Written by Scott "Thayos" Pesznecker and Bret "Elmer" Mayer.
Relax -- Final Fantasy XI will be just fine.
That's what the development team said two months ago, right after Square Enix announced the upcoming release of Final Fantasy XIV. Although the news was embraced across the MMO universe, many FFXI players voiced concern over how this would affect their game. The development team reacted quickly, saying they already had a year’s worth of updates all planned out, and that they had no intention of stopping after that.
But is everything OK in Vana'diel?
In the weeks following the announcement -- a time when Square Enix should have been reassuring its FFXI fanbase -- scores of players were suddenly banned from Vana'diel. They temporarily banned droves of players for selling gardened goods to NPCs. Then they started banning people who did so little as to change their billing information. Then, with their playerbase already in a frenzy, they changed their longtime billing rules with less than one day of notice.
Whether they’re trying to crush RMT or simply trying to make accounts more secure, the folks at Square Enix have dealt some serious collateral damage to their fans through this wave of hastily implemented security measures.
These gaffes by Square Enix could not have come at a worse time.
Many of these players were reinstated, but Square Enix never gave an official explanation as to why the bannings took place. Through conversation on various forums, players began to realize that most who had been banned had gardening mules on their accounts. Players suspect the bannings were an unintended result of Square Enix's patented "RMT-PWNER," an automated program designed to punish and ban RMT.
Then came the credit card bannings. Some players noticed they had been billed twice by Square Enix, and some said they were banned after attempting to correct the issue through their banks or financial institutions. Some players were reportedly banned for "irregular activity" on their credit cards; others banned for the same reason were not specifically told it was regarding their credit cards, leaving them to guess what exactly "irregular activity" means.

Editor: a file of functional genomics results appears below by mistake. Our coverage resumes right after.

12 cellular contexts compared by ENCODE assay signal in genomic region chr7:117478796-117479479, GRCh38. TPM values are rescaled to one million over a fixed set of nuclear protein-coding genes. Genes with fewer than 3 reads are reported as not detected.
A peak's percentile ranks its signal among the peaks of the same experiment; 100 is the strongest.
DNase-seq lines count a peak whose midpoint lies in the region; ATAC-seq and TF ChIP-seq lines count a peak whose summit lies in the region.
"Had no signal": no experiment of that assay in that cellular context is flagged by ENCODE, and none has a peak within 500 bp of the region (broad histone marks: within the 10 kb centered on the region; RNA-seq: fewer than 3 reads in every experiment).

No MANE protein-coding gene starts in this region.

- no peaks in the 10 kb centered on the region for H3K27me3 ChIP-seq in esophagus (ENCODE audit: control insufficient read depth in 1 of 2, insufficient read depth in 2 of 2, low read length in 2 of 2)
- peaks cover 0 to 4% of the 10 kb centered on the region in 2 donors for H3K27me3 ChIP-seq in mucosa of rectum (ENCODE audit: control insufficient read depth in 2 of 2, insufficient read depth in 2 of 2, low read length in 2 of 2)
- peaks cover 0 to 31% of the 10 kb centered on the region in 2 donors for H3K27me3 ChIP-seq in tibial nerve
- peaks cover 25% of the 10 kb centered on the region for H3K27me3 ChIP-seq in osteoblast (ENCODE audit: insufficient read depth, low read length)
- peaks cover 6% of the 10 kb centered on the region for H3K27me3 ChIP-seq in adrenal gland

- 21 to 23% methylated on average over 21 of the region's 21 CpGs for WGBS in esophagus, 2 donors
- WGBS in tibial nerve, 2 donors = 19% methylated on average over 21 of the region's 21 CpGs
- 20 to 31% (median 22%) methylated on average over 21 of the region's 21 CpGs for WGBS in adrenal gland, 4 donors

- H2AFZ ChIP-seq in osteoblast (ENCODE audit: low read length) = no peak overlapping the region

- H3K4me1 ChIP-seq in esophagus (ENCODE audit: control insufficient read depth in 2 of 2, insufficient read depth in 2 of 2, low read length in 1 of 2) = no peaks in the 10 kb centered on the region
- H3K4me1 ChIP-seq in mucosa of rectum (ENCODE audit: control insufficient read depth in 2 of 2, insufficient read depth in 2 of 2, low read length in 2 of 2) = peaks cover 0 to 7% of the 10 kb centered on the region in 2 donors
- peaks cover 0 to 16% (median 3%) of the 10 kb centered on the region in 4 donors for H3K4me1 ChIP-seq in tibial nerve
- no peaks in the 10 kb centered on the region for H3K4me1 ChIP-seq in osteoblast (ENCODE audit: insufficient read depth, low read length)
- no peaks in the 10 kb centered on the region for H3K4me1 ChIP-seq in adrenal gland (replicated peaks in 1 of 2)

Given the nonsense of the previous two months, is it surprising that people freaked out when Square Enix announced a sudden change to the terms of service? And with just one day of notice?
Starting immediately, all North American Final Fantasy XI players must register their credit card with VerifiedByVisa or MasterCard SecureCode. However, there are many Final Fantasy XI players who might not possess their own credit cards. Furthermore, as many are discovering, their cards may not even be eligible for the service. What are players supposed to do? Square Enix has provided a bare minimum of explanation, and people across America are left scrambling and asking questions - a situation that is all too familiar.
Makes you wonder, will players be faced with similar hurdles in Final Fantasy XIV?
What is Square Enix trying to accomplish here?
There is a trend in Japanese business (and around the world) to become more and more internationalized. Square Enix has subsidiaries located in North America and Europe, recently acquired Eidos Interactive, and has also made a deal with French gaming company Ubisoft to distribute foreign games in Japan. They appear to have the savvy to play on the world stage, but do they have the cultural know-how required to support this diverse set of customers?
According to the most recent change to the terms of service, the answer to that question is a resounding "no". This new provision seems to only affect players in North America. While the change may reduce the number of credit card billing errors (and subsequent knee-jerk bannings), many players are growing weary of jumping through hoops to play a video game. Meanwhile, in Japan, a player can stroll into any number of convenience stores and throw down a little cash for electronic "Web Money" to fuel their account. There is no signature or ID required; you can buy it like any old bag of squid-flavored chips.